Today I’m going to answer another question that often gets asked as women want to have less struggle in their lives with food: Should I count calories to manage my weight?
If someone came to me and their goal was to lose weight quickly and they had a normal relationship with food, then yes, I would recommend calorie counting as the easiest and most reliable way to reach their fast weight loss goal (in this scenario, I’m going to define “fast” as safe [.5 lbs – 1lb a week], consistent, and doable).
But the majority of people looking to lose weight don’t actually have a normal relationship with food or their body and to them I can’t recommend calorie counting, for reasons I will outline below. In real practice, I don’t recommend calorie counting to my clients (or to anyone who feels overwhelmed by food) and that is because I believe calorie counting conflicts with their long term goals. Most of the women I’ve worked with are trying to learn how to have less stress and worry around food and they are learning to trust their bodies to tell them what to eat. Calorie counting prevents them from doing that and for me to support goals of just weight loss can set these types of women up for a long painful struggle that is way too familiar to me. I’d like to prevent others from having to spend so many years beating themselves up physically and emotionally the way I did.
I lost 90 lbs between 2003 – 2007 by strict calorie counting and lots of punishing exercise. This was still in the low fat days so I also cut fat way down in order to keep my calories low. This meant I ate lots of refined foods just because they were low calorie and I almost always felt hungry. I had been “fat” for as long as I could remember and felt so proud that I finally found the self-discipline to stick to something that was working. The reason it took 4 years to lose the weight was because every so often I’d go off of calorie counting (because it was exhausting to have to calculate and track every single day) and decide that I could handle eating on my own without it. And each time I did that it resulted in a bit of weight gain. I’d drop 25 lbs, gain 10, drop 15 lbs, gain 7 back, drop another 25 lbs etc. When I finally hit my low weight (about 137 lbs), I was thrilled and was determined to maintain it.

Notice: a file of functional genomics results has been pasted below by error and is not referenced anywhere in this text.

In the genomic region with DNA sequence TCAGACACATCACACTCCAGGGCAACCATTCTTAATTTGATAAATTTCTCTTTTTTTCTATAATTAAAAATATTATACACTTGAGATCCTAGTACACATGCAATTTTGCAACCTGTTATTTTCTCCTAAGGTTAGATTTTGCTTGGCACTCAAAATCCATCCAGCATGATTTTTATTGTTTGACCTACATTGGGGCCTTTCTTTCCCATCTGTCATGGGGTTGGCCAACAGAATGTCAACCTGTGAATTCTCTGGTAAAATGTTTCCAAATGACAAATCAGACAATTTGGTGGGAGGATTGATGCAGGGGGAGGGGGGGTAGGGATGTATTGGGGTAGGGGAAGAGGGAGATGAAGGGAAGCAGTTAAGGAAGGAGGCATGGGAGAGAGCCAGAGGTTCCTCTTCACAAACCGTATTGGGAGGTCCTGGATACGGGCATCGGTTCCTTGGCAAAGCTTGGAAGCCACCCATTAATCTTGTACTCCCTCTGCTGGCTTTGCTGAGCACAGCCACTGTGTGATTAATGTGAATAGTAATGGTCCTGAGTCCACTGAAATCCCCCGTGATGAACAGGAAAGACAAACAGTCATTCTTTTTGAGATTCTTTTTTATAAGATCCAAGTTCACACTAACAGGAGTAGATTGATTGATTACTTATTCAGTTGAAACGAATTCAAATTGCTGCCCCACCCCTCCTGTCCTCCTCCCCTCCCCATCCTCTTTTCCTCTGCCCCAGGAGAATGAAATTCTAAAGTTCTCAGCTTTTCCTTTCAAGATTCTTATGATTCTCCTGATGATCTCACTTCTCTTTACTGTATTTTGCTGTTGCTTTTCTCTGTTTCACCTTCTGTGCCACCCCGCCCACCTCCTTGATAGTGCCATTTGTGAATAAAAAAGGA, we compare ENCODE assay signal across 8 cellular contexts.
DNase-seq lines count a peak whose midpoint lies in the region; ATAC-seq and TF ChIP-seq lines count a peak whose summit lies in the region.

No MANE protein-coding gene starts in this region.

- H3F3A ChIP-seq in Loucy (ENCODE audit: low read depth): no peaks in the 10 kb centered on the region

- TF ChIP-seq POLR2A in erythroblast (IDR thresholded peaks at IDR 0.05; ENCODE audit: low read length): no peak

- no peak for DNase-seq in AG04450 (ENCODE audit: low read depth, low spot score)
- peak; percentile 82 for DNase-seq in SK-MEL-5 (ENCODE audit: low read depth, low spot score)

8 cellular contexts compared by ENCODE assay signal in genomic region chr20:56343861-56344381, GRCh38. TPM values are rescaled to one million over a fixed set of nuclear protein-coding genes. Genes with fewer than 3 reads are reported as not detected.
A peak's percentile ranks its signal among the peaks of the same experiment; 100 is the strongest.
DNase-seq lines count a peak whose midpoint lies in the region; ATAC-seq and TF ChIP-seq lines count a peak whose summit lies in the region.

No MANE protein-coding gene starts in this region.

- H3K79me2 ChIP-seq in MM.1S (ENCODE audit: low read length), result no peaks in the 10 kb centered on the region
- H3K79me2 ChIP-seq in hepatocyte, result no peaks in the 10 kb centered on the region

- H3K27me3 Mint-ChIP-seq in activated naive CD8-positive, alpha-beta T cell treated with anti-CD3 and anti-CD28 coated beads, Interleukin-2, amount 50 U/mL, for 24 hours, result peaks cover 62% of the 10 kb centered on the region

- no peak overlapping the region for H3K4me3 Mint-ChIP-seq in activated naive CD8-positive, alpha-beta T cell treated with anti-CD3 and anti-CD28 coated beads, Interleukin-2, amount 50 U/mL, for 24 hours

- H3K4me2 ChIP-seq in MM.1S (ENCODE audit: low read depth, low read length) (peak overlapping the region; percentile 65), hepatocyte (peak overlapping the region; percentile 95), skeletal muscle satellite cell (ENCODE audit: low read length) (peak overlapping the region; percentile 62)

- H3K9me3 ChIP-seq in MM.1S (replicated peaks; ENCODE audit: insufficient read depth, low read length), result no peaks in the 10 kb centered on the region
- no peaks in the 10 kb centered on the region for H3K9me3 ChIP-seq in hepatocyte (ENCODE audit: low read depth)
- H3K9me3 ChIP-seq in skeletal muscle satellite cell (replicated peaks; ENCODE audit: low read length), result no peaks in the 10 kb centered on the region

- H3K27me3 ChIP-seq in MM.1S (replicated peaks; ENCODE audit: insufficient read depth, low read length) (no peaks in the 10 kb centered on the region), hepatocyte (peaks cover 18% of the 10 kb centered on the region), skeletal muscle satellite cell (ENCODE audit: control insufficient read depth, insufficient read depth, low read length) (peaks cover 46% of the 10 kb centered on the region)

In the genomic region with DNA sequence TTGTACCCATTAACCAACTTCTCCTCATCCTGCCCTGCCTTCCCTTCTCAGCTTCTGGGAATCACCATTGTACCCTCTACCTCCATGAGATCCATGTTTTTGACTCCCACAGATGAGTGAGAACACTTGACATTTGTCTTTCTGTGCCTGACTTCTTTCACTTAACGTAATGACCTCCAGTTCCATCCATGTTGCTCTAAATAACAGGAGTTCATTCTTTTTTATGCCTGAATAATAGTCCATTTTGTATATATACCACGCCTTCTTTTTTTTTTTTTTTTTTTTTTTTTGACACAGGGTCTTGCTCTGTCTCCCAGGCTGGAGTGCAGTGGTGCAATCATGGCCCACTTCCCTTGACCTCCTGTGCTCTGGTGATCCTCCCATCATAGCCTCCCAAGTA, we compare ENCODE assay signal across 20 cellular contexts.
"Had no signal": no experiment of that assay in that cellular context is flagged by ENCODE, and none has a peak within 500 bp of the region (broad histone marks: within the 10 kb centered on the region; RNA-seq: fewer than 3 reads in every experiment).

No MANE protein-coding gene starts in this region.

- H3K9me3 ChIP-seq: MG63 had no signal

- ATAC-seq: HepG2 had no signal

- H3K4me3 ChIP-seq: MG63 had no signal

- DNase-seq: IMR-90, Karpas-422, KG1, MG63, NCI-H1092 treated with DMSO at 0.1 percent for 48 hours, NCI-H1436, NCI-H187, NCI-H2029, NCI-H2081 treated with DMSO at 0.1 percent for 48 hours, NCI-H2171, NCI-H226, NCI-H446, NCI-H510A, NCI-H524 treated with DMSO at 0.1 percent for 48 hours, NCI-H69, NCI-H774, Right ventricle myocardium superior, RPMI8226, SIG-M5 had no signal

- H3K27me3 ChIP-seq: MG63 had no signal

I tried to maintain it by running, a lot and of course continued calorie counting. Eventually I injured myself and couldn’t run anymore and had to do less vigorous exercise. I also took a desk job that meant I was less active than normal 5 days a week. And then I decided again, that my food issues were totally fine now and I could stop calorie counting – because REALLY WHO CAN DO THIS FOREVER?? IT’S MAKING ME FEEL INSANE.
And the yo-yo-ing started again. But it was going in the opposite direction.
Instead of gaining a little weight and then losing more than that again and again, I started to gain back lots of weight. Between 2008 and 2013 I gained 60 lbs of that 90 lb loss back. It’s not like I shut my eyes and just “gave up” on weight loss during this period – I was constantly and actively looking and thinking of ways I could lose the weight again. I’d go back to calorie counting for a bit, drop a few pounds, feel better and then let go of calorie counting again. I was so burnt out on calorie counting that I couldn’t sustain doing it for more than long enough to just drop a couple of pounds.
It was a rough couple of years. I felt terrible about my body and ashamed, sad, embarrassed about myself. Even though I still weighed less than when I started this journey, I felt even worse than I had felt at my heaviest weight. I felt like I was wearing a sign on my body that said “I’m a failure!” to everyone who had known me while I was losing weight.
Calorie counting does work. It can absolutely help you lose weight and it’s a far safer method of losing weight (especially if you choose to eat whole foods) than taking pills, powders, shakes or having to resort to surgeries. It can be done in a way that isn’t extreme (by eating just a 100 or 200 less calories each day than you normally would) and leads to slow weight loss, rather than in a way that is dangerous (such as eating under 1200 calories a day).
It works – But, again, I wouldn’t recommend it if you have any issues eating “normally.